And now I am going to pay for an enclosure to add to the front of the house. That 26-hour period was one of the worst times of my life. It must never be allowed to happen again.

Now I’ve got Bugs back, I’m going to try treating his urinary thing with corn silk supplements.  I’m glad to be vexed by this problem.

At least I still have him!


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One in a Million . . .

. . . reasons I love cats is that they know what works for them. They accept no substitutes. They choose what works for them, over that which doesn’t, with a calm but insistent devotion.

Finding the right space for one’s self, as my cats remind me, makes even the most harrowing journey worth it.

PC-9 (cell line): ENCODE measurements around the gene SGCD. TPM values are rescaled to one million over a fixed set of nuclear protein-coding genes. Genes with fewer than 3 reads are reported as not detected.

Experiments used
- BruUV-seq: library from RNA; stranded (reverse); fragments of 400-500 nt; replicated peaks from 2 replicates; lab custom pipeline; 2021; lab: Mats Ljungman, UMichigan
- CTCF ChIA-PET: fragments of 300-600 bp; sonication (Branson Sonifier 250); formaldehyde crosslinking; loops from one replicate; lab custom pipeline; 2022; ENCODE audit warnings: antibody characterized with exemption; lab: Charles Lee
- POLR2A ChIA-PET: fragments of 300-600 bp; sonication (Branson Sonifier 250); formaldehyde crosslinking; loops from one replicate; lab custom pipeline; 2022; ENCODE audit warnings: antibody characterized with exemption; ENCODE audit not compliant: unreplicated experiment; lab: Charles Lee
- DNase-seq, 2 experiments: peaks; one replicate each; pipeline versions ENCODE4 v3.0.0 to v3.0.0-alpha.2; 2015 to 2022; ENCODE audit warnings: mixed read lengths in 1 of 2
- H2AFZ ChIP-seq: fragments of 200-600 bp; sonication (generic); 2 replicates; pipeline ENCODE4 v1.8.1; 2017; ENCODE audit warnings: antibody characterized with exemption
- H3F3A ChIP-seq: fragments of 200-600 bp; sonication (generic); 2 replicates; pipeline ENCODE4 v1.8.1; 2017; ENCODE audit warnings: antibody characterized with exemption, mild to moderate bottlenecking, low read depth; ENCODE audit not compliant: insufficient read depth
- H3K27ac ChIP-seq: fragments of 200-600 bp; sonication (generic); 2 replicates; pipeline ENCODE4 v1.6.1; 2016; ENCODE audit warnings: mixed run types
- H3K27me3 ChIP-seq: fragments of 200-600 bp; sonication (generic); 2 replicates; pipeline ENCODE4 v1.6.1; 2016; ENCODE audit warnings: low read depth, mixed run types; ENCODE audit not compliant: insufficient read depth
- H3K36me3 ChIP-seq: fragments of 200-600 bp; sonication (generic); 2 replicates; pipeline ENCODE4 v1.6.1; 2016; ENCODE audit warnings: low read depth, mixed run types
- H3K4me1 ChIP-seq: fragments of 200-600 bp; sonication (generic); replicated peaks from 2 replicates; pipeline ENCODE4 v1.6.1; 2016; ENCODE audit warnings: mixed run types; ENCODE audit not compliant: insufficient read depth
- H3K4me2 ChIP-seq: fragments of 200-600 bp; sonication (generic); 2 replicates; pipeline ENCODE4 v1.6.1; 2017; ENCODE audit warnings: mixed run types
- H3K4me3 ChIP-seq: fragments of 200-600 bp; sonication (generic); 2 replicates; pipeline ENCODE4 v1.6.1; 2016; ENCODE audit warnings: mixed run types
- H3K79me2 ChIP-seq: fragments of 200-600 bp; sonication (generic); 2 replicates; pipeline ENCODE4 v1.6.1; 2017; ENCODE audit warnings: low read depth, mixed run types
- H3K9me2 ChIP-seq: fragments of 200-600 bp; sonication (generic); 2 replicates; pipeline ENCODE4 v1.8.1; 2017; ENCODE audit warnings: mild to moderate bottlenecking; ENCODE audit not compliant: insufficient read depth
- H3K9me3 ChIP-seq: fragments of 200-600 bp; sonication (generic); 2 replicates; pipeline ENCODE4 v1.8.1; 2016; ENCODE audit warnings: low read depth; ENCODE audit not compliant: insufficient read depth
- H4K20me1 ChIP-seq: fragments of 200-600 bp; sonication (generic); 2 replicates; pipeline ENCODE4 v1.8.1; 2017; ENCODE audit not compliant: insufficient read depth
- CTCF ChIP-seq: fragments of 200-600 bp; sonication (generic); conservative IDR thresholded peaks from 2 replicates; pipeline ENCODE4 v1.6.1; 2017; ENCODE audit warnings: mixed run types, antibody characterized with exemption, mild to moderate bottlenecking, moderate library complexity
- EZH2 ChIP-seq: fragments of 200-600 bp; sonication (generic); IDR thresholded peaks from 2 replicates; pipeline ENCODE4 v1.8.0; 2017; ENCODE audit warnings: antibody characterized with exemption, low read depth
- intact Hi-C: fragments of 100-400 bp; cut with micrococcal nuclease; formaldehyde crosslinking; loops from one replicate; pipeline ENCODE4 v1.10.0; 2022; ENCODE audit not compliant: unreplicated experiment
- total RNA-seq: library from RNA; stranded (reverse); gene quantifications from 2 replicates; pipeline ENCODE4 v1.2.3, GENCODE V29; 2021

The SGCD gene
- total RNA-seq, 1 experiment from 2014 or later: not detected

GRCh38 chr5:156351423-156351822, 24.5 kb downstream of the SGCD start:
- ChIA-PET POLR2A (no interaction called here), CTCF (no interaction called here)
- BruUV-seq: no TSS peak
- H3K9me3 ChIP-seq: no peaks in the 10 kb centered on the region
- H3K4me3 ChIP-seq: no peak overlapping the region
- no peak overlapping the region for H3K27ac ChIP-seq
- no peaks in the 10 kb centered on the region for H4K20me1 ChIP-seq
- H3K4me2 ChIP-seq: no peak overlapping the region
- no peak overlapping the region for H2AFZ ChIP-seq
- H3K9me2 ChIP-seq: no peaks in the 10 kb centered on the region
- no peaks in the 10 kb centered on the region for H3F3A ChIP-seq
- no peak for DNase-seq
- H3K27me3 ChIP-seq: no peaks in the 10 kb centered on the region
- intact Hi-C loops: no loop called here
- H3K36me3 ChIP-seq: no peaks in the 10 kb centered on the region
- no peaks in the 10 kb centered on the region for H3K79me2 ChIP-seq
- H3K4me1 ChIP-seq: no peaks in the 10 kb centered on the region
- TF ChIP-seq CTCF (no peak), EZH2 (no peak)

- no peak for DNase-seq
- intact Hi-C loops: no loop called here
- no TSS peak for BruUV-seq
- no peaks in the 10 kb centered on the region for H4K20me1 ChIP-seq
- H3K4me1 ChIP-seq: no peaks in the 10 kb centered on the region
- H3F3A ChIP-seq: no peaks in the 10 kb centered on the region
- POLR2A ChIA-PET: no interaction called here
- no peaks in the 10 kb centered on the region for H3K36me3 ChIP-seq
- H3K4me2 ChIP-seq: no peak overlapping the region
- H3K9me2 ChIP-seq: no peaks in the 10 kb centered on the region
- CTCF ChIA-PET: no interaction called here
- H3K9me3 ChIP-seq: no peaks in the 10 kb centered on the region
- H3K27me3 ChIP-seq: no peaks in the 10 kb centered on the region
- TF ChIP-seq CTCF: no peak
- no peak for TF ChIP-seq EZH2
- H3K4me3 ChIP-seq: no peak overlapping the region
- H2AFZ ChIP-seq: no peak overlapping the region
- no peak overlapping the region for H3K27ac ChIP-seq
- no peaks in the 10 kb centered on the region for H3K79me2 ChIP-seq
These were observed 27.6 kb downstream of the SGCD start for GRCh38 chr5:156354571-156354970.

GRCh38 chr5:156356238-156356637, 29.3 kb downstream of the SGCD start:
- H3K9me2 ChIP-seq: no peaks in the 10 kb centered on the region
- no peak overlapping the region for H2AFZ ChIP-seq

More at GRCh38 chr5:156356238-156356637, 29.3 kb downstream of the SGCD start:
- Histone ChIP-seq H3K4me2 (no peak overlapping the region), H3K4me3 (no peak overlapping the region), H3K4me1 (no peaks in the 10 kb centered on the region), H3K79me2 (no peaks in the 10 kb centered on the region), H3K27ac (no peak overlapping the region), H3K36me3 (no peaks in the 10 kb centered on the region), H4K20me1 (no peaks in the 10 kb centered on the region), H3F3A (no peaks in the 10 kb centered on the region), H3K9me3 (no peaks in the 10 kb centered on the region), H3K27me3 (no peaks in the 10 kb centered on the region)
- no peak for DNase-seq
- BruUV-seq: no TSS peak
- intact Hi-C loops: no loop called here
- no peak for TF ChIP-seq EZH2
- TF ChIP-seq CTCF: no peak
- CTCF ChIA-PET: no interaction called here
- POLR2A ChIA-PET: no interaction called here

birds-boys 002-crop

Sometimes (rarely) my cats end up in the same space.

A colleague blogs about the Feldenkrais Method®, the movement work we both practice. Recently she quoted the founder on the subject of our all-too-human willingness to sell ourselves out under pressure from the herd. Feldenkrais reportedly said (in English, one of six languages he spoke): “Would we know to be in Siberia and go to Cairo for warmth? We would have there a psychiatrist teaching us to adapt ourselves to Siberian cold and stay there. But millions and billions of birds go half the earth around to go to the places they like.”

To quote my favorite superhero:

I yam what I yam.


–Popeye the Sailor Man 

Art by Bud Sagendorf, fair use I hope

It’s August 7th, the third anniversary of the last day of Fang’s life. I’d like to remember him that way, instead of on the day of his death.  If you didn’t know Fang, please honor him by clicking on the widget with his picture in the right margin.

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Fang and Bugs then.

birds-fang 001

Fang now.


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Guardedly Optimistic